MAY 31, 1939
JOHNSON CITY, Tenn., Tuesday—The United Daughters of the Confederacy came to tea with me yesterday afternoon on the White House lawn and we had a very delightful hour. In the evening, Miss Thompson and I took the train which deposited us this morning at 11:30 in Johnson City, Tenn. At Bristol I went out on the platform to greet some people who had kindly come down to see me and quite a crowd welcomed us when we alighted from the train here. It being Decoration Day, the Governor is coming to the federal hospital for veterans here and there will be a parade in which some veterans will march. I hope to have the opportunity of meeting the Governor and watching the veterans go by. After that, I have asked to see the camp run by the Optimist Club. I am speaking for this group tonight and am particularly interested in camps for children and the work carried on in them.
Our press conference is over and in a few minutes we will have lunch before we start on the afternoon's occupations.
I looked out of the window of the train this morning while I was waiting for my breakfast, and it suddenly occurred to me that scenes from a train window might give a rather good picture of the variety in the conditions and occupations of our people in different parts of the country. I saw a little girl, slim and bent over, carrying two heavy pails of water across a field to an unpainted house. How far that water had to be carried, I do not know, but it is one thing to carry water on a camping trip for fun during a summers' holiday, and it is another thing to carry it day in and day out as a part of the routine of living. On the outskirts of the town, I saw a wash line. On it hung two brown work shirts, a pair of rather frayed and faded blue dungarees, two child's sun suits and a woman's calico dress. Not much sign of wasteful living here.
Through its open door, I had a glimpse of the inside of a cabin in the hollow below us. It was divided into two rooms, one of them the bedroom with two beds in it. These beds took up about all the available space in the room and it must have been necessary to leave the door open for air. There was a pad which looked rather like the cotton matresses that have been made on WPA, and a quilt spread neatly over each bed. I didn't notice any sheets or pillows.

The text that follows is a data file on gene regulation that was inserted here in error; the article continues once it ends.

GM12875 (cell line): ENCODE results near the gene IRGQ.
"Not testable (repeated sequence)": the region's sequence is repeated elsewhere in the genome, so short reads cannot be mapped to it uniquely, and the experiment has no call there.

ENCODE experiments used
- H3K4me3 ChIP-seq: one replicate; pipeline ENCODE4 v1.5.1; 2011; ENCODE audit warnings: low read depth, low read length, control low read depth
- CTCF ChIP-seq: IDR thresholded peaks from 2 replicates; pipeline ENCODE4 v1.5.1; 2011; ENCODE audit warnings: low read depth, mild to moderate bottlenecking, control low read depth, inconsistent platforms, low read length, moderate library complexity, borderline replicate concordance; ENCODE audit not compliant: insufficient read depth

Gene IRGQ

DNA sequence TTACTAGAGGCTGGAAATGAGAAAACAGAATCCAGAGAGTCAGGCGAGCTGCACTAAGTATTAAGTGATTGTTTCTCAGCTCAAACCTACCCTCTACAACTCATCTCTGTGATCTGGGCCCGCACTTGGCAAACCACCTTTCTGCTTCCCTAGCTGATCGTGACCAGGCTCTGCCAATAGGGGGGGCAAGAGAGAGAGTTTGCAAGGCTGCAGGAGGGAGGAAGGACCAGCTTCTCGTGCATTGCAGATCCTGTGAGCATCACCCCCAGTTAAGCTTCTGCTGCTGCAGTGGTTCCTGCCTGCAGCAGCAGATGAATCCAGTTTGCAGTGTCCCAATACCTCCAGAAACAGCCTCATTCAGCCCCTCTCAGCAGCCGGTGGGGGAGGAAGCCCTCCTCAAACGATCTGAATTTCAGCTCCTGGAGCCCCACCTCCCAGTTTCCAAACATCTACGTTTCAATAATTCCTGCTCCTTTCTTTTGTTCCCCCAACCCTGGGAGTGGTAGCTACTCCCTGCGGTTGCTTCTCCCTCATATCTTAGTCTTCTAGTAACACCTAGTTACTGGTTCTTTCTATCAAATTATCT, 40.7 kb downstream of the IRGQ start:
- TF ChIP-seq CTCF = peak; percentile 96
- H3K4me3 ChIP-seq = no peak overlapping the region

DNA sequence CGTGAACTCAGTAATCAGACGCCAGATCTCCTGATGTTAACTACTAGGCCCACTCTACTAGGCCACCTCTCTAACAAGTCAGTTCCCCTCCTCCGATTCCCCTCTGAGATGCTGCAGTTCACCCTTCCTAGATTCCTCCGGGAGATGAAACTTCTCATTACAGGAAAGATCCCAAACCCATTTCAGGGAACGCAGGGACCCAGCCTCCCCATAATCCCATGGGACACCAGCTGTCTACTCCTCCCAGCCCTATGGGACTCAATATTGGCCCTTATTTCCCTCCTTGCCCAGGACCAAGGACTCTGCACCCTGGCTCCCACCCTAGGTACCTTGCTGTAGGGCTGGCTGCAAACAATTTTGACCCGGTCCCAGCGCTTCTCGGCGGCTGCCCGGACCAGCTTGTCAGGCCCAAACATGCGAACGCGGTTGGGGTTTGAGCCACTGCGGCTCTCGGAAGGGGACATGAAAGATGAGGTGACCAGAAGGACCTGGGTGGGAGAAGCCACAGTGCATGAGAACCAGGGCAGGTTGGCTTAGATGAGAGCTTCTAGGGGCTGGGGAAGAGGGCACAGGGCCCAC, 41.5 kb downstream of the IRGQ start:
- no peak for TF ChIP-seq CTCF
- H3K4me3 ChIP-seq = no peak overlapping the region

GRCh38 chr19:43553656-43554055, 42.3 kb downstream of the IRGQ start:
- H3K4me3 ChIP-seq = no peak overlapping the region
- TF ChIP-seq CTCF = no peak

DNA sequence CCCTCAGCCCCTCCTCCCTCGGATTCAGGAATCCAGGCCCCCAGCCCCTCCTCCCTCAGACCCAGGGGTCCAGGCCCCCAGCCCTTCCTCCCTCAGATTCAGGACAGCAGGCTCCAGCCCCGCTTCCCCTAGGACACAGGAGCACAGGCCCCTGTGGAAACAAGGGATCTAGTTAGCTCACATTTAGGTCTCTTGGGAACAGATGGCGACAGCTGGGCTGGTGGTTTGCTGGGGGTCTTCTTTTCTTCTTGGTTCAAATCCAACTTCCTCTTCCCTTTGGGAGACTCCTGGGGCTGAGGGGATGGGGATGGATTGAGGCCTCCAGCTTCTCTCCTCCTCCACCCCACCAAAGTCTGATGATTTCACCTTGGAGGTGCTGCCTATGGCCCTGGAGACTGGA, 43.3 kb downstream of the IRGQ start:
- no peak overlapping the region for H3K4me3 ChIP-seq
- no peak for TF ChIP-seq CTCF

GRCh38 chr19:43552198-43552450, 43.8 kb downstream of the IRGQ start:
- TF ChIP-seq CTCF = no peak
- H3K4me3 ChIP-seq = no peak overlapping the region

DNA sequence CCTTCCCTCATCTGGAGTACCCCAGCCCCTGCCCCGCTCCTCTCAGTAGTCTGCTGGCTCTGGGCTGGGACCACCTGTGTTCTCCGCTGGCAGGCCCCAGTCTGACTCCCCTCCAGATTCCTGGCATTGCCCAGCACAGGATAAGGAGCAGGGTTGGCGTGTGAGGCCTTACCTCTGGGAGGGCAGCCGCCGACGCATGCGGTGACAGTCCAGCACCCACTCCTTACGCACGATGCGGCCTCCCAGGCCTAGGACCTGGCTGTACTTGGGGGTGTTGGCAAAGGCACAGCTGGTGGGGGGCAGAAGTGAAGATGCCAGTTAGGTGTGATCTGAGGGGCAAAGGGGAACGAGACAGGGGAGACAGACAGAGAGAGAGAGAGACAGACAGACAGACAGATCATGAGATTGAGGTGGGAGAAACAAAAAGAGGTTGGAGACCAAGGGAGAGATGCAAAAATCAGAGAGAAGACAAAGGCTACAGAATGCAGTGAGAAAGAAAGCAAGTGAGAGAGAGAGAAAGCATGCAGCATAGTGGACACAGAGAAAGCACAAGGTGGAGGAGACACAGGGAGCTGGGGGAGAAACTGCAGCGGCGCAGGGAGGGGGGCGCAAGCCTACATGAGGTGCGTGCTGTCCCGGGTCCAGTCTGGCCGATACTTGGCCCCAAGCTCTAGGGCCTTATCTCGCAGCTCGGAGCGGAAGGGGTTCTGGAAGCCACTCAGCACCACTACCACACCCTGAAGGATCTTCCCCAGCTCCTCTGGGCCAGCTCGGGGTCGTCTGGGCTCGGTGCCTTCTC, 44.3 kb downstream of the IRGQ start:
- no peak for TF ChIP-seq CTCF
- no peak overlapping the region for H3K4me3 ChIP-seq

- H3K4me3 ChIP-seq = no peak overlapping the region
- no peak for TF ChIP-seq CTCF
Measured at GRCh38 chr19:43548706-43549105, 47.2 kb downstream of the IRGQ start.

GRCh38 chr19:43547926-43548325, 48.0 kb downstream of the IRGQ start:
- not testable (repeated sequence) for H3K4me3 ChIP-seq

There has been rain down here and the fields look in good condition. We passed a man plowing in a field with two women not far away hoeing. Beyond, in a grove of trees, there stood a stately house and under the trees was a baby carriage. I caught sight of someone in a flowered dress sitting on the porch. Then I again saw a yard of an unpainted house in the outskirts of a small town and a happy looking woman rocking a baby on the porch while a group of youngsters played in the yard. Happiness may exist under all conditions, given the right kind of people and sufficient economic security for adequate food and shelter.
(Distributed by United Feature Syndicate, Inc.)
Names Mentioned or Referenced
- Johnson City (Tenn., United States)
About this document
MY DAY. by Eleanor Roosevelt, May 31, 1939
Digital edition created by The Eleanor Roosevelt Papers Project The George Washington University Old Main Building, Suite 406 1951 F Street, NW Washington, DC 20052
- Brick, Christopher (Editor)
- Regenhardt, Christy (Associate Editor)
- Black, Allida M. (Editor)
- Binker, Mary Jo (Associate Editor)
- Alhambra, Christopher C. (Electronic Text Editor)
Digital edition published 2008, 2017 by
The Eleanor Roosevelt Papers Project
Available under licence from the Estate of Anna Eleanor Roosevelt.
Published with permission from the Estate of Anna Eleanor Roosevelt.
MEP edition publlished on 2008-06-30
TEI-P5 edition published on 2017-04-28
Transcription created from a photocopy of a UFS wire copy of a My Day column instance
archived at the Franklin D. Roosevelt Library.
TMs, AERP, FDRL